Yesterday, I had a chance to see one of my fellow SpouseBuzz authors who was in a nearby town visiting family. M1 came home from vacation. My first in-laws, her grandparents, returned her in the early afternoon. They came in with armfuls of frozen food for my use as the days keep passing. So wonderful to have those for back-up and not worry if things get nutty or money/food runs low. I know I have stuff now.
My mom and dad brought the little M girls down for the afternoon/evening for a visit. M2 had been quite vocal about being homesick and M3, for obvious reasons, needs to come home sooner rather than later. Mom also came armed with a meatloaf, carrots and potatoes that I baked for dinner. M2 and M3 looked like they have grown. M3 would not stop hugging me, telling me how happy she was and how I am her favorite Mommy. Poor thing. She's been behaving for my folks, though, so that's good. M2 is missing her previously loose front tooth. Both girls were glad to lay eyes on Daddy and M2 enjoyed beating me in a game of Monopoly. They come home tomorrow again for at least through Wednesday. I want the doctor to say it's okay for them to be here. Having kids at home can't be more annoying/loud than a hospital and, if it is, that's what the hospital is for--I can't keep farming my children out and expecting them to be okay.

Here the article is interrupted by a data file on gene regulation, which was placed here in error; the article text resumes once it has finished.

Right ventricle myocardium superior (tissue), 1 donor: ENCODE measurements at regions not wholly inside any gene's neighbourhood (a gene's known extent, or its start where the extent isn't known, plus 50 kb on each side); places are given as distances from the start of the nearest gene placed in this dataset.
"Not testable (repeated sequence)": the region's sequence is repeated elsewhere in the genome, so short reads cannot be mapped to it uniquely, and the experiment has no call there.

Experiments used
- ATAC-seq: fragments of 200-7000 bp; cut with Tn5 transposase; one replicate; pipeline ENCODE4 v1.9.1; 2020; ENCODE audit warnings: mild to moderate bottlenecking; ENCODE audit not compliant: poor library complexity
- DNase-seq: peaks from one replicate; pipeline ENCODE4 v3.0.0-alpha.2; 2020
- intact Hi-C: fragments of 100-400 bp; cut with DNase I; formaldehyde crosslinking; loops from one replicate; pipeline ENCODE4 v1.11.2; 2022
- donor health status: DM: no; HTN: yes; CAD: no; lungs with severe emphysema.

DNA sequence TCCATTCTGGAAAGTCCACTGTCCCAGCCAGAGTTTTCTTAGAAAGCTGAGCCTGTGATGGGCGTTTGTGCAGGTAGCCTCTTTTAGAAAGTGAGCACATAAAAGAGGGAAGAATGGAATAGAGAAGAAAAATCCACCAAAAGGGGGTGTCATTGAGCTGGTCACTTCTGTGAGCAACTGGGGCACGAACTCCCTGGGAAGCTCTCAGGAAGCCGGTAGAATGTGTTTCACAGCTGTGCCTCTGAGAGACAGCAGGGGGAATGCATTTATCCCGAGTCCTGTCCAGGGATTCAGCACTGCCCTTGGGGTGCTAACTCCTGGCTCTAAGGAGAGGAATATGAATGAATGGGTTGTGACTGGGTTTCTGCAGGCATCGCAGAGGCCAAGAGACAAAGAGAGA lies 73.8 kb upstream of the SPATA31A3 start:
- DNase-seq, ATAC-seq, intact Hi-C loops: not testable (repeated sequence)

I have kicked my job search into higher gear. Everything from Starbucks to administrative positions at a local university to positions with the county government. You name it, they are hearing from me. I already reached out to tons of attorneys to see if they had extra work or a need for short or long-term associate attorney type help. No takers yet. I suppose if I'm going to practice law, I'll keep doing it for free until we're no longer a National Guard family and/or my husband can no longer do his civilian job. The idea of donning the green apron and serving lattes and frapps to my friends, etc. fills me with angst. Not being able to pay bills, though, is way worse.
The pressure is really unreal. It is matched only by my incredulity at the ability of some people to look right past it and only express concern and worry for the one person who, so far, has been taken care of the very best.
Does it suck to be my husband? You betcha. Poor thing. Totally, horribly, unfairly freakishly bizarre thing to happen to a person. I'm sure he hates lying around, but if he's worrying about things, he isn't saying. Those drugs are handy.
Does it suck to be his kids--forced out of your house, skipping your activities, missing your parents, losing your summer vacation bit by bit and facing down not being about to do the fun ($$$) things promised to you at the start of summer? Yep.
I won't even list the reasons I'm forced to embrace the suck. Sufficed to say, I'm planning to renegotiate my contract around this joint the minute this crisis has ended. I'm cashing in the old adage that if you work hard and take the time to do the work, you'll reap the benefits. I'm not too proud to work at Starbucks--I'm saying I doubt I receive a phone call. "Why does a lawyer need a job at Starbucks?" Yeah...got an hour? Happy to explain it.
Tomorrow night we meet with a social worker for our three-month post-placement report visit. We'll be quite the crew.